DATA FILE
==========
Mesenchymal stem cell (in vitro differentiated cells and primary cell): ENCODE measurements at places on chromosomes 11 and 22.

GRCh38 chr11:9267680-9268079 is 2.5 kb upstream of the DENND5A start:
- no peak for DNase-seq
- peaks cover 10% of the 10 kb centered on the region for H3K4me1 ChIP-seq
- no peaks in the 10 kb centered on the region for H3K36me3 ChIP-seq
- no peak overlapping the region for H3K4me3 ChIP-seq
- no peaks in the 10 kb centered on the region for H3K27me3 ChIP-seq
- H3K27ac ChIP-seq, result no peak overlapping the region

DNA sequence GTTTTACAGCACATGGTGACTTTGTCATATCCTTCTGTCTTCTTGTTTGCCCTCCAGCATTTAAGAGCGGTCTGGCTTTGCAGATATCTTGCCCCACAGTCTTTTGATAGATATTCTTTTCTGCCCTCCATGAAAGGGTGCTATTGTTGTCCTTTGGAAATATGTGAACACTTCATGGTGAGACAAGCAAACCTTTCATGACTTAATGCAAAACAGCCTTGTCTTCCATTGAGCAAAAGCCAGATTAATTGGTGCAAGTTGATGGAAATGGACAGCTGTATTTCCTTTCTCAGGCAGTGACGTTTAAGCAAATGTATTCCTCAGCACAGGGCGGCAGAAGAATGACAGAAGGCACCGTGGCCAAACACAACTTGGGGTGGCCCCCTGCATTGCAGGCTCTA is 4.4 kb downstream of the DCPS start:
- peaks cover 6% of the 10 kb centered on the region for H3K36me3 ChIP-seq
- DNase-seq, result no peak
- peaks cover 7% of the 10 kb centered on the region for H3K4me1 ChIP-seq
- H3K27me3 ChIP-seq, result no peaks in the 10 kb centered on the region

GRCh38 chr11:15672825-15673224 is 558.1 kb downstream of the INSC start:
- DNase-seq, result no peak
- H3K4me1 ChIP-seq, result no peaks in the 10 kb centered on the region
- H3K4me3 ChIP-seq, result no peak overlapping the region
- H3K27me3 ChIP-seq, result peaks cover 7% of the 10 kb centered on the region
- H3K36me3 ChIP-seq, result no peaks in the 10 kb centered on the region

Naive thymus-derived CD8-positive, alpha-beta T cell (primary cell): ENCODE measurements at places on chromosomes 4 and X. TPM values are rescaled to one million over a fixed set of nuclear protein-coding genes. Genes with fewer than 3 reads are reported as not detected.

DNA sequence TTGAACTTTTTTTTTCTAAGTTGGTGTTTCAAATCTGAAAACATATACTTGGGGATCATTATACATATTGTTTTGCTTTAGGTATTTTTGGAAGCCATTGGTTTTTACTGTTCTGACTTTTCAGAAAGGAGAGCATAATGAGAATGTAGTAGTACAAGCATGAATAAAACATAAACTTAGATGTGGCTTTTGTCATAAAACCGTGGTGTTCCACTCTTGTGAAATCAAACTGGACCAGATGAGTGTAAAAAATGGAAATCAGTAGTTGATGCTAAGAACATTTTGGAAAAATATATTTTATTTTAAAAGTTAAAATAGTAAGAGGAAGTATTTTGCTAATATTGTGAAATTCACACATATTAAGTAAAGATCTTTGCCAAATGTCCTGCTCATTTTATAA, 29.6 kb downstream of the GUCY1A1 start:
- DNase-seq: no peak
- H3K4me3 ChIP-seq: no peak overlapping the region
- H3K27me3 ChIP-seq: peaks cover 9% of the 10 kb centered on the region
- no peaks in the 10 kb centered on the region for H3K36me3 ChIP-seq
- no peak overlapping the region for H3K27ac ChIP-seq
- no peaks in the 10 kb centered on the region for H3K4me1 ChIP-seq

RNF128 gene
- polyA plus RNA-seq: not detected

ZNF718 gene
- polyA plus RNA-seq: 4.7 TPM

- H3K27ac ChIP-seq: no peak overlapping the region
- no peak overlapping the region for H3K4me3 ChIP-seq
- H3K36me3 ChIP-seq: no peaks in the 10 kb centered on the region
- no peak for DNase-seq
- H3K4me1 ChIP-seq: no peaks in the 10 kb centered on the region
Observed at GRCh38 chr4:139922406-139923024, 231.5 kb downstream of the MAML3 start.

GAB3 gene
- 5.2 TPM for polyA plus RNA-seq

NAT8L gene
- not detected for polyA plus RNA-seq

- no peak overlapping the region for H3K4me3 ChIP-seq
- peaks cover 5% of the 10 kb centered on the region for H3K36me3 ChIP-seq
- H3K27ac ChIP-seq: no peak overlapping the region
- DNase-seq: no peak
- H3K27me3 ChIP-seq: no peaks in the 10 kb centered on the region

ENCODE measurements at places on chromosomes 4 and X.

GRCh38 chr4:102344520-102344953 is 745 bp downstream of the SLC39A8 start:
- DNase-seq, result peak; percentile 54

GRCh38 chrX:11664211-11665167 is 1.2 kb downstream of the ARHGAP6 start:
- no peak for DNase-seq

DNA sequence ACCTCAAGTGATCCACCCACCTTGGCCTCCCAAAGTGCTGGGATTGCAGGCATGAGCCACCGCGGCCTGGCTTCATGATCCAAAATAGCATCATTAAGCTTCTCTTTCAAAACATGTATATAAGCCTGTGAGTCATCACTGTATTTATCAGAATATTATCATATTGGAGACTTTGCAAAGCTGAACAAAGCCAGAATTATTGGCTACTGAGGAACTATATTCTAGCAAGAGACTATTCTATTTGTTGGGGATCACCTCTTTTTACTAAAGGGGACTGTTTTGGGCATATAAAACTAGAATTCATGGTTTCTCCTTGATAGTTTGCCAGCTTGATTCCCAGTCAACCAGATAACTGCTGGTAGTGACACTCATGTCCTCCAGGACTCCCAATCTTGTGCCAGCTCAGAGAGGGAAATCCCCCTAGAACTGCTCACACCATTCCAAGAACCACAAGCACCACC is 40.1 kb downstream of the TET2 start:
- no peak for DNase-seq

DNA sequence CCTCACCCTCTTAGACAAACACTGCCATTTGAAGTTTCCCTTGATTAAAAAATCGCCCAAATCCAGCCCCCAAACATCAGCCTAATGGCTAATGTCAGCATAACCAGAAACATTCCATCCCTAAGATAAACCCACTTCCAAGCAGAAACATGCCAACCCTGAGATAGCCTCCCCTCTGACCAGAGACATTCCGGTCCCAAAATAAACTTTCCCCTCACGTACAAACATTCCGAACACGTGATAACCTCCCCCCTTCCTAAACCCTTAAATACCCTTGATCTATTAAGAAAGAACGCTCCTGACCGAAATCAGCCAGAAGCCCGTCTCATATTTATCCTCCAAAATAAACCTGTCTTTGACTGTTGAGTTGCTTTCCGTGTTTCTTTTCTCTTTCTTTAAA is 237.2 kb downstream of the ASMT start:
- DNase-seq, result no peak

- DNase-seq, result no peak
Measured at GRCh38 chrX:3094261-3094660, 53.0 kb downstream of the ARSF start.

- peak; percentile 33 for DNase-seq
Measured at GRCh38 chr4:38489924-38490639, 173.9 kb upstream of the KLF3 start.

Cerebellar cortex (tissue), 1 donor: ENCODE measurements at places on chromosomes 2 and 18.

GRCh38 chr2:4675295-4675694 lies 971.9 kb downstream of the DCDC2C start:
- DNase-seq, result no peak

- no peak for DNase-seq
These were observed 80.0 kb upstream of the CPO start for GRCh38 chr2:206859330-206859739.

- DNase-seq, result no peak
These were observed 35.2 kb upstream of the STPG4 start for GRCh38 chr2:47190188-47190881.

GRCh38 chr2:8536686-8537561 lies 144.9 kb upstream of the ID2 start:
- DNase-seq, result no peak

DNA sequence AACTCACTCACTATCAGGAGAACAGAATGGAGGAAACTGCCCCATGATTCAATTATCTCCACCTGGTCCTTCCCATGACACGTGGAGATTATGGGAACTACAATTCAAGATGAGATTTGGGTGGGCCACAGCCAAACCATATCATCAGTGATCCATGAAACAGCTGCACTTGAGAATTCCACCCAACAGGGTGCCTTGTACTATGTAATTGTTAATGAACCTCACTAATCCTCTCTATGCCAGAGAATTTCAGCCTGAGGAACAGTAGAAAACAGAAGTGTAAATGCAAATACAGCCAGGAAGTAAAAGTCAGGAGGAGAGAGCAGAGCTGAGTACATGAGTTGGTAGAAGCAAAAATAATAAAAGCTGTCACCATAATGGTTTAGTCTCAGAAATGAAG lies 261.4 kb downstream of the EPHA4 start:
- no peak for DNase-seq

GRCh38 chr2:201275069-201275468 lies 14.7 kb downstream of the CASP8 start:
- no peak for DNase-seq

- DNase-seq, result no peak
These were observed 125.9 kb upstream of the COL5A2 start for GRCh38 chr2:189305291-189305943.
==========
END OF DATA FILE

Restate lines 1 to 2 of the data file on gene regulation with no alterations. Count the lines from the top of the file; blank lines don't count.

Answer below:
Mesenchymal stem cell (in vitro differentiated cells and primary cell): ENCODE measurements at places on chromosomes 11 and 22.

GRCh38 chr11:9267680-9268079 is 2.5 kb upstream of the DENND5A start: